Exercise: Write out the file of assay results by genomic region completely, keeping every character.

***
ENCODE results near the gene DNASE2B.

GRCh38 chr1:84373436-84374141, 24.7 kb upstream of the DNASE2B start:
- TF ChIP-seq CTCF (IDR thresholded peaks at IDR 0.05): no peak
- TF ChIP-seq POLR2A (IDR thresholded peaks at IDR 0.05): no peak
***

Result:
ENCODE results near the gene DNASE2B.

GRCh38 chr1:84373436-84374141, 24.7 kb upstream of the DNASE2B start:
- TF ChIP-seq CTCF (IDR thresholded peaks at IDR 0.05): no peak
- TF ChIP-seq POLR2A (IDR thresholded peaks at IDR 0.05): no peak